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Nov 30, 2009 06:02 PM

Have you ever cooked a recipe from a Williams Sonoma catalog?

Their recipes always sound so good but the only one I've ever made was a Margarita. Have any of you cooked one or some. I just got one today and it has a good sounding meatball recipe. TIA

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  1. No, mostly because the ingredient list usually includes a $100 plus kitchen gadget that even I don't want to buy.

    Seriously, they have some good looking food in there, but there are usually alternative ways to prepare similar dishes.

    1 Reply
    1. re: RGC1982

      I hear ya but I already have some version but for less money of what they cook in. But the dishes - thanks food sylist - sure do look good.

    2. Umm - rare - because some of them call for a prepared ingredient of theirs that I shouldn't have to buy to make their recipes...nor do I care to recreate their prepared ingredient to make their recipe.

      There ARE a few I have found that look good, I just haven't gone that route, yet.

      1. Yes. Going back some 30 years, they featured excellent recipes that were often unique and always top notch. At the time, they were about cooking and not merchandising. But then, at that time, W-S was a source of top quality, difficult to find, specialized cooking essentials. They took themselves seriously and they didn't need to market some over-priced something a cook would make themselves ($16 "turkey brine" that's glorified kosher salt?), a piece of holiday something or other that requires storage 11 months of the year, or a top priced tool that does something so precious that no one would bother if they weren't compensating for culinary low self-esteem or lack of resources.

        As I said on another thread, 30 years ago I got introduced to James Beard's "Beard on Bread" via a recipe in a W-S catalogue. Having made the bread, I bought the cookbook. But not through W-S -- they weren't selling it. Just celebrating cooking! I miss those days and that W-S.

        1 Reply
        1. re: rainey

          I moved to SF in 1976 and I believe it was their second store up on Sutter Street. It was a tiny place and felt very Chuck-ish. Their new store in SF is three (or is it four?) stories tall and I drool my way through but rarely ever buy anything --- unless from clearance bins. Just too expensive. But I may try these meatballs - they have cubes of mozzarella in the middle.

        2. Not a catalogue, exactly, but I've cooked from a free Thanksgiving pamphlet they gave out one year. I don't remember the details, exactly, but it as one of my first times attempting a full Thanksgiving meal all on my own. I remember thinking it was pretty helpful.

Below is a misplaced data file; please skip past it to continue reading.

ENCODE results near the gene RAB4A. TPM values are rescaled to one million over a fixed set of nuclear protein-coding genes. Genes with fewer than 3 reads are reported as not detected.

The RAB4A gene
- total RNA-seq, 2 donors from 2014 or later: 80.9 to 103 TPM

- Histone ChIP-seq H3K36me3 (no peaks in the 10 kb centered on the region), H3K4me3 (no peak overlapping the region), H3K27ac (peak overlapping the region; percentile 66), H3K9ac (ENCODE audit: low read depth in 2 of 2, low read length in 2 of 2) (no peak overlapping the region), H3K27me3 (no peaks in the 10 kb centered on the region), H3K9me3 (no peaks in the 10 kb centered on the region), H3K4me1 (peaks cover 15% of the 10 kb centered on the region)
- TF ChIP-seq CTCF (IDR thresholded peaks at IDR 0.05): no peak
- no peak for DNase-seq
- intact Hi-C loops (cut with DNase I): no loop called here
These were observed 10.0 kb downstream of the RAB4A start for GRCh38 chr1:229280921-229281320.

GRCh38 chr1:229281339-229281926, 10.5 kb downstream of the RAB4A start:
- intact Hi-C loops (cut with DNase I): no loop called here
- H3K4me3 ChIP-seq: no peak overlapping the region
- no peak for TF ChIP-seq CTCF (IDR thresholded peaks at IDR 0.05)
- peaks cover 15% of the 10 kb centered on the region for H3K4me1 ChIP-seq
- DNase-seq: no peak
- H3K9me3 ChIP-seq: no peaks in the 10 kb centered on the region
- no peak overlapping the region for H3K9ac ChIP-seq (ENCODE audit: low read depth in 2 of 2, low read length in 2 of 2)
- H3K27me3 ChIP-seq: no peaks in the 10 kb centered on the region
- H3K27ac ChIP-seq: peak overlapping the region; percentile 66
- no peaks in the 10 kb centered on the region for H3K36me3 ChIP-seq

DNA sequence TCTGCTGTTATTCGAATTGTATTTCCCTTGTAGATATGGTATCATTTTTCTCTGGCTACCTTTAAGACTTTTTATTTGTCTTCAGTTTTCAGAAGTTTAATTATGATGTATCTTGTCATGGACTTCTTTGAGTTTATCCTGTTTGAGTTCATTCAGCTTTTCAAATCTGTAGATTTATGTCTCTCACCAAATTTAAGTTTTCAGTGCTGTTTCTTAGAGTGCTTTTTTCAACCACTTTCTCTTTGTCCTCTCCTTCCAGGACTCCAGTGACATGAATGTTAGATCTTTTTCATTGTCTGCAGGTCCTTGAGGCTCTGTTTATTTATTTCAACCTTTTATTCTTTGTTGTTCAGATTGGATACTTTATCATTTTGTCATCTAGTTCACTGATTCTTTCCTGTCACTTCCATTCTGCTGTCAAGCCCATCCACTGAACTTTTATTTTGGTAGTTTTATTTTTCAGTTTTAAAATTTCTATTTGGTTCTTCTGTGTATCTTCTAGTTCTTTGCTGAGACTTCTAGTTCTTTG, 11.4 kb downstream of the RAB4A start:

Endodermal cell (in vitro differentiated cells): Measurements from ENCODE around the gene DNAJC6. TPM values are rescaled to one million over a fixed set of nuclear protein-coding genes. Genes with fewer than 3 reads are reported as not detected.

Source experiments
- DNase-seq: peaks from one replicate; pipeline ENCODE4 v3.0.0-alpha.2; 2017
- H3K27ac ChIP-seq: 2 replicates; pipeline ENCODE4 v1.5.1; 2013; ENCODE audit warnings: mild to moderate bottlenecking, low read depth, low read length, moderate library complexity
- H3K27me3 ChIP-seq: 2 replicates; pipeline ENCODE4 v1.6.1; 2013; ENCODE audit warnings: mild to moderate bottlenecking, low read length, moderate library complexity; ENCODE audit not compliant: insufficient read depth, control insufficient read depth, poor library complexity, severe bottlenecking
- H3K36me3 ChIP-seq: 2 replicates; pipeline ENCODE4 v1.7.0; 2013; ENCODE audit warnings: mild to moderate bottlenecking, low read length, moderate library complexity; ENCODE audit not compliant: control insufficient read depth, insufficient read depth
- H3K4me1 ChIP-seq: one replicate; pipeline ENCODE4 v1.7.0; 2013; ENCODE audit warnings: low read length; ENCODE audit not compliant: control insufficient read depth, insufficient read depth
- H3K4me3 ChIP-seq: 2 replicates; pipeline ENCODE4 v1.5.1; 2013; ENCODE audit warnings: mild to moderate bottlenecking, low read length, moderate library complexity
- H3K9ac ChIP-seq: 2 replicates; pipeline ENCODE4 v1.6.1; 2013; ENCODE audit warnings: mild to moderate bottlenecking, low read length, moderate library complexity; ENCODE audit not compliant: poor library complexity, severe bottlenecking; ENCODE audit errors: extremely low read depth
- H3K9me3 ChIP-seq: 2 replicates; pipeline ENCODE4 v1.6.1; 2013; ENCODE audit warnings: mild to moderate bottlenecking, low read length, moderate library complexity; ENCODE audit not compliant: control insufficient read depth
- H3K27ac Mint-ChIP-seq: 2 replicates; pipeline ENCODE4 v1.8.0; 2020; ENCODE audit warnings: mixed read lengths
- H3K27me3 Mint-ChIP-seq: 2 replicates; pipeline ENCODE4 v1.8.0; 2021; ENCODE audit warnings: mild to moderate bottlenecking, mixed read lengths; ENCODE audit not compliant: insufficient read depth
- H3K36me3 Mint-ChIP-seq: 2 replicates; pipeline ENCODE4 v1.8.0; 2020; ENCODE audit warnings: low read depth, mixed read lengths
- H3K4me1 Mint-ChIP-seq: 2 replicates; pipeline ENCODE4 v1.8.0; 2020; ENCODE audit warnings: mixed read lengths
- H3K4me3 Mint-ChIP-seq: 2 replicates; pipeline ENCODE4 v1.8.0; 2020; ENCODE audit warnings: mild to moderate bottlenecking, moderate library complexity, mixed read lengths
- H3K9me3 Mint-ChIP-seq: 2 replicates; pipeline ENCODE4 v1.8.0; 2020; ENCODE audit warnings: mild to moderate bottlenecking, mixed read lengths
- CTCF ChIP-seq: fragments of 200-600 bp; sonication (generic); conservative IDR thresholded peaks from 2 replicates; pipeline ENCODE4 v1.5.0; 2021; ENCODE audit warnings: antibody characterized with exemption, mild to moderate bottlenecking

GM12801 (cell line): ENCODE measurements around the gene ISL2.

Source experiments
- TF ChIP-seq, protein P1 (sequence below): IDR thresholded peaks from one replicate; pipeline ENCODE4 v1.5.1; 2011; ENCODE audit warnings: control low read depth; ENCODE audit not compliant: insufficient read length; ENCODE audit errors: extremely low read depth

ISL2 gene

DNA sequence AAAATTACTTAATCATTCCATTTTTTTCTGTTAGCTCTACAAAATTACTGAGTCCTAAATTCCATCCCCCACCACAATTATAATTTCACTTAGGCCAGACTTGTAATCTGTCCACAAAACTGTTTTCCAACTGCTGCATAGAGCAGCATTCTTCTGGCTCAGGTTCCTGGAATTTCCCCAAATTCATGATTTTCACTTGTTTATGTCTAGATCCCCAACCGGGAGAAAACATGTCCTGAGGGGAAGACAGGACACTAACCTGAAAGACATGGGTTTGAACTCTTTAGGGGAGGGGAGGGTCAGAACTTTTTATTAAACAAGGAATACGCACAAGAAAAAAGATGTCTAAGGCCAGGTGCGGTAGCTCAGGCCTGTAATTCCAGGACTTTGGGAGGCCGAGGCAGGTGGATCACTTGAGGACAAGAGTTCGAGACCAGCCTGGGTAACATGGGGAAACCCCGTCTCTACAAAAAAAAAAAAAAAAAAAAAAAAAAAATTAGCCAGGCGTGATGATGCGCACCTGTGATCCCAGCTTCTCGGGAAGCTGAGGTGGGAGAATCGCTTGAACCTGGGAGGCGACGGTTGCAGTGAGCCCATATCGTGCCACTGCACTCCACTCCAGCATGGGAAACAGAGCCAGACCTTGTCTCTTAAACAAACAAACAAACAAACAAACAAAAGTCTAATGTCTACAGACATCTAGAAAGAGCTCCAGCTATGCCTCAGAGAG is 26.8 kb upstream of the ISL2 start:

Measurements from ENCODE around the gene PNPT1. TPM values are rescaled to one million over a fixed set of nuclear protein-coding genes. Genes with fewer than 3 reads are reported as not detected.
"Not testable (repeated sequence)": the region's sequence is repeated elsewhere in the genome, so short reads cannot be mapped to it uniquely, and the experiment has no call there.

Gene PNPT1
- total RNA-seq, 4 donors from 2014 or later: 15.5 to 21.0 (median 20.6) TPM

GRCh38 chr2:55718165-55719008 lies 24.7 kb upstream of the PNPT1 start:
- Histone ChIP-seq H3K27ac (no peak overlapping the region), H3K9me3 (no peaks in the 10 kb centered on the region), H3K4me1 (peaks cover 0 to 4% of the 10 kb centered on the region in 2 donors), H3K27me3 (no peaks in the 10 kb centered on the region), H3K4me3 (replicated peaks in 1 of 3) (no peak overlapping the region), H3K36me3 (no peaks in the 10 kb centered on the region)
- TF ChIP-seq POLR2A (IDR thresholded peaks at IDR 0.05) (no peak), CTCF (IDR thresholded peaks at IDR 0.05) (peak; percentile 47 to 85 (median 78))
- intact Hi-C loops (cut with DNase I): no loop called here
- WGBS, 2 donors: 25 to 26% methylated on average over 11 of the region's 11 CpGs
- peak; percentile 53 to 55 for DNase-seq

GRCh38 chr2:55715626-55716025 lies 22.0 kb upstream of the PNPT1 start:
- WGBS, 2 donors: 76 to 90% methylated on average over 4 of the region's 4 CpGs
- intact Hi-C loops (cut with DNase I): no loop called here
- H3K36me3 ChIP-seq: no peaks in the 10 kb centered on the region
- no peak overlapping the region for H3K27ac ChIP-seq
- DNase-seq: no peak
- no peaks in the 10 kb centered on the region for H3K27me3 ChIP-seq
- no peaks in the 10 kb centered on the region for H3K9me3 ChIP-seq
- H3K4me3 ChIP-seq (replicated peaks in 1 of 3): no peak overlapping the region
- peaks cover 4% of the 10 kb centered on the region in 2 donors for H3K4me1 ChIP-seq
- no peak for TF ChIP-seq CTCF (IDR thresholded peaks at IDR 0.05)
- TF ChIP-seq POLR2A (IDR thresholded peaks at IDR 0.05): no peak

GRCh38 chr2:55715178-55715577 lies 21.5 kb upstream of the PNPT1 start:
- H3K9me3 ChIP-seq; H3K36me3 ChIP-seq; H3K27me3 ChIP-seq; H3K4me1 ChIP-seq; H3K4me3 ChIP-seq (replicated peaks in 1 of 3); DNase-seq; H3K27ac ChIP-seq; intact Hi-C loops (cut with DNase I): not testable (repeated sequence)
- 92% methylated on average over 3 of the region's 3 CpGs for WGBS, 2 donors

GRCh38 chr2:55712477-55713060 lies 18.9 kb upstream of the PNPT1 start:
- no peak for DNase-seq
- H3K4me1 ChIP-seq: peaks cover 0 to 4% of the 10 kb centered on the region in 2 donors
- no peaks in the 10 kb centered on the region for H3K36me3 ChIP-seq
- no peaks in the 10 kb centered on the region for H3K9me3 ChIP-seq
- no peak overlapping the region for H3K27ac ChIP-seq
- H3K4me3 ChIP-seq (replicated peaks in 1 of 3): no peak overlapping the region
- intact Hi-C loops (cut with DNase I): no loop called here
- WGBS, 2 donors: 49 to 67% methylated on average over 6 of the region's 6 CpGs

12 Replies
          1. re: The Dairy Queen

            I have a whole selection of those pamphlet/planners going back to the time they first had Los Angeles retail stores. As with the catalogue, the recipes they were once about tour de force food prep for ambitious home cooks.

            This year's was a shopping list of their prepared foods. There wasn't a single recipe not based on one of their ridiculously over-priced and commercially manufactured foodstocks.

            1. re: rainey

              Rainey...I think I am feeling your experience...and am disappointed that my mom fell for them.

              1. re: wineos

                I'm betting your mom shopped at W-S when they were out in front of the American culinary revolution with people like Julia Child, James Beard, MK Fischer and even Martha Stewart. W-S was a big part of making culinary ambitions accessible realities for home cooks. Their catalogues -- with the memorable recipes -- were a lifeline and a source of encouragement and inspiration for people in small towns and major cities all over the country.

              2. re: rainey

                I have the "signature sweets" catalog sitting right by me. It has four recipes and none of them have any "special" ingredients.

                1. re: c oliver

                  Then I stand corrected if that's the Thanksgiving planner (can't find mine now to check). But to be fair and for the sake of comparison, just how many products does it hawk?

                  Listen, some of you have a different reference point if you've only known the current version of W-S. You won't have the genuine disappointment for how they've changed their whole mission. So if W-S works for you, then GOOD for you!

                  1. re: rainey

                    No, it's just a mini-catalog. If you read my earlier post, you'll know that I've been around W-S for over 30 years. I agree that they're over priced but not sure why you're so bitter. It's a big company now, times change, etc.

                    1. re: c oliver

                      Sorry for the attitude but it reflects a simple truth -- they've gone about as yuppy as is possible and abandoned real cooks in the process.